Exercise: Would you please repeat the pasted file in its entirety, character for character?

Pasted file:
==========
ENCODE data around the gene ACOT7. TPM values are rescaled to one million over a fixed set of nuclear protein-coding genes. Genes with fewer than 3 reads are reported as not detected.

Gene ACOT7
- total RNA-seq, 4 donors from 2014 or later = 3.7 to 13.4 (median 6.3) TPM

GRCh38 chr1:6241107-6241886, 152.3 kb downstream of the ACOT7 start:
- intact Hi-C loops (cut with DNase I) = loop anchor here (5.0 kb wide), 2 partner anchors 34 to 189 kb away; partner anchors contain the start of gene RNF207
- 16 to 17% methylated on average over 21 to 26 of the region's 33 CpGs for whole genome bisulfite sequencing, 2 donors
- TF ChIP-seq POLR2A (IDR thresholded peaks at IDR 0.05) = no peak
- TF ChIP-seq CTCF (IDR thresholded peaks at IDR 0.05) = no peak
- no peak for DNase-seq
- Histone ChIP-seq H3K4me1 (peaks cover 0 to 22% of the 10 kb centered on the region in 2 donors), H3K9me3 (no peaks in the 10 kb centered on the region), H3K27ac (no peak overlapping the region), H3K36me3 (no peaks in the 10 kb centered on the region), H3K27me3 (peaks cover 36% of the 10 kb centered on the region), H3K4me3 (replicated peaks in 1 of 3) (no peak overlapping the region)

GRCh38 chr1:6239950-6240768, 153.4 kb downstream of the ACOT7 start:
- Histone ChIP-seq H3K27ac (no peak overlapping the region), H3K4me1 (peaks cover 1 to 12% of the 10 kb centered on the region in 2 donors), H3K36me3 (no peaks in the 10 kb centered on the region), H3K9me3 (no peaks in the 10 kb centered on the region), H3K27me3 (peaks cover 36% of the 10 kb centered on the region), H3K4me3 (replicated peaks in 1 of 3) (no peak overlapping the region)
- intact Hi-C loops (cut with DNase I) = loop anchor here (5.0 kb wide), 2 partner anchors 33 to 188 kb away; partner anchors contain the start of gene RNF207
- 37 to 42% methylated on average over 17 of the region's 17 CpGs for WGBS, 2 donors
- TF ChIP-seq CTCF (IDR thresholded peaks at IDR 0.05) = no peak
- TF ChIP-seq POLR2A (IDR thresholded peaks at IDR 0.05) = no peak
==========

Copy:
ENCODE data around the gene ACOT7. TPM values are rescaled to one million over a fixed set of nuclear protein-coding genes. Genes with fewer than 3 reads are reported as not detected.

Gene ACOT7
- total RNA-seq, 4 donors from 2014 or later = 3.7 to 13.4 (median 6.3) TPM

GRCh38 chr1:6241107-6241886, 152.3 kb downstream of the ACOT7 start:
- intact Hi-C loops (cut with DNase I) = loop anchor here (5.0 kb wide), 2 partner anchors 34 to 189 kb away; partner anchors contain the start of gene RNF207
- 16 to 17% methylated on average over 21 to 26 of the region's 33 CpGs for whole genome bisulfite sequencing, 2 donors
- TF ChIP-seq POLR2A (IDR thresholded peaks at IDR 0.05) = no peak
- TF ChIP-seq CTCF (IDR thresholded peaks at IDR 0.05) = no peak
- no peak for DNase-seq
- Histone ChIP-seq H3K4me1 (peaks cover 0 to 22% of the 10 kb centered on the region in 2 donors), H3K9me3 (no peaks in the 10 kb centered on the region), H3K27ac (no peak overlapping the region), H3K36me3 (no peaks in the 10 kb centered on the region), H3K27me3 (peaks cover 36% of the 10 kb centered on the region), H3K4me3 (replicated peaks in 1 of 3) (no peak overlapping the region)

GRCh38 chr1:6239950-6240768, 153.4 kb downstream of the ACOT7 start:
- Histone ChIP-seq H3K27ac (no peak overlapping the region), H3K4me1 (peaks cover 1 to 12% of the 10 kb centered on the region in 2 donors), H3K36me3 (no peaks in the 10 kb centered on the region), H3K9me3 (no peaks in the 10 kb centered on the region), H3K27me3 (peaks cover 36% of the 10 kb centered on the region), H3K4me3 (replicated peaks in 1 of 3) (no peak overlapping the region)
- intact Hi-C loops (cut with DNase I) = loop anchor here (5.0 kb wide), 2 partner anchors 33 to 188 kb away; partner anchors contain the start of gene RNF207
- 37 to 42% methylated on average over 17 of the region's 17 CpGs for WGBS, 2 donors
- TF ChIP-seq CTCF (IDR thresholded peaks at IDR 0.05) = no peak
- TF ChIP-seq POLR2A (IDR thresholded peaks at IDR 0.05) = no peak